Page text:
3. Engagement Strategy

Explore the Disclosure Recommendations

Element 3 provides the Engagement Strategy of the entity’s transition plan.

An entity shall disclose how it is engaging with its value chain, industry peers, government, public sector, communities, and civil society in order to achieve the Strategic Ambition in its transition plan. This includes information on any engagement activities it is undertaking or planning to undertake to manage the impacts and dependencies of the transition plan on its stakeholders, society, the economy and the natural environment (as identified under 1.1 Strategic Ambition).

This information will help users understand how the entity is leveraging its resources and relationships, and strategically pursuing opportunities to engage, influence and collaborate with others to achieve its Strategic Ambition.

Specific considerations in these areas for each of 3.1-3.3 are set out below. In some cases, these are accompanied by examples of how entities are currently disclosing related information in transition plans or other their wider climate-related disclosures.

3.1 Engagement with value chain

An entity shall disclose information about any engagement activities with other entities in its value chain that it is undertaking or plans to undertake in order to achieve the Strategic Ambition of its transition plan.

As part of this, an entity shall disclose:

a. an explanation of how the entity prioritises engagement activities in order to maximise their contribution towards achieving the Strategic Ambition of the entity’s transition plan; this may reference key assumptions and external factors disclosed under 1.3. Key assumptions and external factors

b. a description of current and planned engagement activities; for financial services entities this may include engagement and, where relevant, other stewardship activities, with investee companies, loan clients and relevant financial market intermediaries

c. a description of escalation processes or criteria in place to manage instances where engagement activities do not lead to the desired changes

d. the expected principal contributions of its activities towards achieving its Strategic Ambition.

An entity will often depend on actions by other actors in its value chain to achieve its Strategic Ambition. Users will therefore value information about how an entity is engaging with its value chain, including with suppliers, customers, and portfolio clients, in order to encourage the required actions.

To inform their understanding and support their assessment of an entity’s value chain engagement efforts, users will want to understand the importance of engagement in achieving its Strategic Ambition and will need sufficient information about how the entity prioritises engagement, what engagement activities the entity is undertaking, and how the entity will respond if these activities do not lead to the desired outcomes. This will help users assess the credibility and effectiveness of the entity’s engagement strategy.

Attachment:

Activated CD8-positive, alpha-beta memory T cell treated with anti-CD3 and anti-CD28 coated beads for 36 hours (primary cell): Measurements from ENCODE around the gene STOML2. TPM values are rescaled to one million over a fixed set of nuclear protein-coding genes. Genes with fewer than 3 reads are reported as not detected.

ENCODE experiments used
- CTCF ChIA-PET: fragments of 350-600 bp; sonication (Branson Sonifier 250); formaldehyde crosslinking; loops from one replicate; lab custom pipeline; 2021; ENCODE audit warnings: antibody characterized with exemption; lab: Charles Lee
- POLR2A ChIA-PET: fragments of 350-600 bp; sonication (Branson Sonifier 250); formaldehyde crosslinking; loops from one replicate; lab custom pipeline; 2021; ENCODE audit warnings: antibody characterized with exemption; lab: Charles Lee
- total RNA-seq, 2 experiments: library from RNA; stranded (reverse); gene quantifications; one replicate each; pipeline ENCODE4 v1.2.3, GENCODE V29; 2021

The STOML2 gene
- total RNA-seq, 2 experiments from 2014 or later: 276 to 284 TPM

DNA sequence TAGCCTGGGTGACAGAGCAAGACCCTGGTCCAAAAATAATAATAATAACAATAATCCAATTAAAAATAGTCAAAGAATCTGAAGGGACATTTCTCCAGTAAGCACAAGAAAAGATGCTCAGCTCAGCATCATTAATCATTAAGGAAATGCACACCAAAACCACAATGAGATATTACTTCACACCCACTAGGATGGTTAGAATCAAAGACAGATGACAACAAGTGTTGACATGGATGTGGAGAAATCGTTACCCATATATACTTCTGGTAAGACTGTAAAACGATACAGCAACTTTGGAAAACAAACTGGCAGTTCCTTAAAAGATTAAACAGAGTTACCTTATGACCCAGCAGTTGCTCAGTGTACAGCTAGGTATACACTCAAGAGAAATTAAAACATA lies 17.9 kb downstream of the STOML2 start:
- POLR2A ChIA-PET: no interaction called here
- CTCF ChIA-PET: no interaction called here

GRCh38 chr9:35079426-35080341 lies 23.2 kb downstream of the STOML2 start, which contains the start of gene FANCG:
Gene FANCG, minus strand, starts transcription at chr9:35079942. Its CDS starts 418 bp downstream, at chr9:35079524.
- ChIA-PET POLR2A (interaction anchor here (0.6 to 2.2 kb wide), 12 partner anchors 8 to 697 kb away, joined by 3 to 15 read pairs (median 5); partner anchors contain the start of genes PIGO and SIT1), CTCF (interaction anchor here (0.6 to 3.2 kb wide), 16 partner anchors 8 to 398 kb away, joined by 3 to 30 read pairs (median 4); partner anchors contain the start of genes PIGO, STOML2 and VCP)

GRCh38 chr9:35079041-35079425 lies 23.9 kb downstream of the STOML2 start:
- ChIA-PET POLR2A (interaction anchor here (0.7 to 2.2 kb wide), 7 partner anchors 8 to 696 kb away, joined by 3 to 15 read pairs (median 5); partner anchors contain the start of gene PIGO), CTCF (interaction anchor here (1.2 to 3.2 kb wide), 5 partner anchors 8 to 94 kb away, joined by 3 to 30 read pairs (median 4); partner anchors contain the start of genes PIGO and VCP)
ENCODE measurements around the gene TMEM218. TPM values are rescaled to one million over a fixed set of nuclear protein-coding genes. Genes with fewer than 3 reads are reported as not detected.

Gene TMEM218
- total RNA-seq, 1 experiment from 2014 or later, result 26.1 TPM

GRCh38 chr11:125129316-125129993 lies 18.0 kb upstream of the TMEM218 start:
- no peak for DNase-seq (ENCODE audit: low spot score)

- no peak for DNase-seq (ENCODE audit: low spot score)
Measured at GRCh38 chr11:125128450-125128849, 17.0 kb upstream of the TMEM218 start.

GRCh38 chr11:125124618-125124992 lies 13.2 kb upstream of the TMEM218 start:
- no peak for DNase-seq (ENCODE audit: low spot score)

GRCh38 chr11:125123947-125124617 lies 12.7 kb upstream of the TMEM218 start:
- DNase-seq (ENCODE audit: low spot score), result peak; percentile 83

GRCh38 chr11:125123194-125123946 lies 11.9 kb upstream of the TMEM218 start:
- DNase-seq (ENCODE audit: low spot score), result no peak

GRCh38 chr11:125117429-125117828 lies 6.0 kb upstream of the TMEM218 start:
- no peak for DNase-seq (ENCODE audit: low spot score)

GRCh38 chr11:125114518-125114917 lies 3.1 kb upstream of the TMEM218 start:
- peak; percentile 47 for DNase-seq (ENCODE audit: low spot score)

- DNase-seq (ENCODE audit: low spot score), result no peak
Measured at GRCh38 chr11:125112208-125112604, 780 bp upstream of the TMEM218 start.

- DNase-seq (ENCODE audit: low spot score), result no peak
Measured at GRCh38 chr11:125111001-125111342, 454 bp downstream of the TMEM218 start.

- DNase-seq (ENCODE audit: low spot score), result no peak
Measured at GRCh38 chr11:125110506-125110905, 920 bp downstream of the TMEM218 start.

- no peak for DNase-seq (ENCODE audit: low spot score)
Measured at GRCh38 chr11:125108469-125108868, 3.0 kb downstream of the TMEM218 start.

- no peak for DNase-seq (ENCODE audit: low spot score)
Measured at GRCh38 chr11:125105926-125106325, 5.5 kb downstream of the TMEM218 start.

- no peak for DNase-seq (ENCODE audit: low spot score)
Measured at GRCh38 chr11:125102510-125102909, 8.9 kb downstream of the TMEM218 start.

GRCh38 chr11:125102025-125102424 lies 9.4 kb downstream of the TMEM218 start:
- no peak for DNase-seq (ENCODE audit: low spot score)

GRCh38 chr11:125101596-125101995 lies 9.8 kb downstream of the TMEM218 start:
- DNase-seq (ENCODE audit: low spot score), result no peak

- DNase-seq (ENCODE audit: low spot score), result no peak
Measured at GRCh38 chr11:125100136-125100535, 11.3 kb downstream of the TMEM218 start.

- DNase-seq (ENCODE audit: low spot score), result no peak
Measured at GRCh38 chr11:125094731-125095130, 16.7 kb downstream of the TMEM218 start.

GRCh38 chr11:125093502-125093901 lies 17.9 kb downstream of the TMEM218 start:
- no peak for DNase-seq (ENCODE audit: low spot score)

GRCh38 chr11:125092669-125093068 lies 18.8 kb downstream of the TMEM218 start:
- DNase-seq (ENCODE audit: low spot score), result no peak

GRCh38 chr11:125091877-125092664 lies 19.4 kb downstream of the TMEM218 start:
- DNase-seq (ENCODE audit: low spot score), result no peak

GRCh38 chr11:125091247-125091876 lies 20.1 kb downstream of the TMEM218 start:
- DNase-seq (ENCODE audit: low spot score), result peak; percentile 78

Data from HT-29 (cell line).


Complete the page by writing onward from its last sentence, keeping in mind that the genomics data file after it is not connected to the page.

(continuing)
In order to disclose effectively in accordance with 3.1 an entity may wish to consider the following:

Depending on the broader context of their transition plan, entities may decide to prioritise engagement efforts in different ways (3.1.a). For example, entities may disclose the extent to which they prioritise engagement with:

  • those that account for the largest proportion of the entity’s Scope 3 GHG emissions;
  • those over which an entity has the greatest degree of leverage to influence actions;
  • those that are relevant to the most business-critical processes;
  • those that have control, responsibility or influence over key external factors on which achievement of the Strategic Ambition of the transition plan depends (as disclosed under 1.3 Key assumptions and external factors (e.g. suppliers who are developing key technologies required for the entity’s transition);
  • small suppliers or customers which require a greater degree of support.

 
Examples of current and planned engagement activities (3.1.b) that an entity may disclose include:

  • requests for data and information from individuals and organisations along the value chain;
  • encouragement of suppliers to reduce their respective emissions or develop and implement credible transition plans;
  • working with suppliers to address deforestation, land conversion or human rights issues relevant to the transition plan;
  • engagement with customers to encourage more sustainable consumption choices.

 
For entities in the in the financial sector, this may further include:

  • activities to engage with loan clients and investee companies on developing and strengthening their respective transition plans;
  • monitoring and supporting loan clients’ and investee companies’ progress on their respective transition plans;
  • direct stewardship activities (with reference to relevant Stewardship Codes; e.g. the UK Stewardship Code 2020) towards embedding and accelerating an orderly transition to a low-GHG emissions and climate-resilient economy.

 
In describing escalation processes, an entity may set out criteria it applies to manage instances where engagement activities do not lead to the desired changes (3.1.c). These may include, for example, commitments to phase out a particular supplier that no longer meets relevant policies and conditions (see also 2.3 Policies and Conditions).

For entities in the financial sector, this may further include:

  • an explanation of the criteria used by the entity to decide how to exercise voting rights or file shareholder resolutions
  • an explanation of the criteria used by the entity to decide whether to divest from a particular investee company where engagement efforts are not leading to the desired changes

 
Users will value disclosure of the expected principal contributions of the entity’s engagement activities towards achieving its Strategic Ambition, where possible, presented with some quantification (either as point estimates or ranges) (3.1.d). Where this is not possible, the entity may explain the principal contribution in qualitative terms.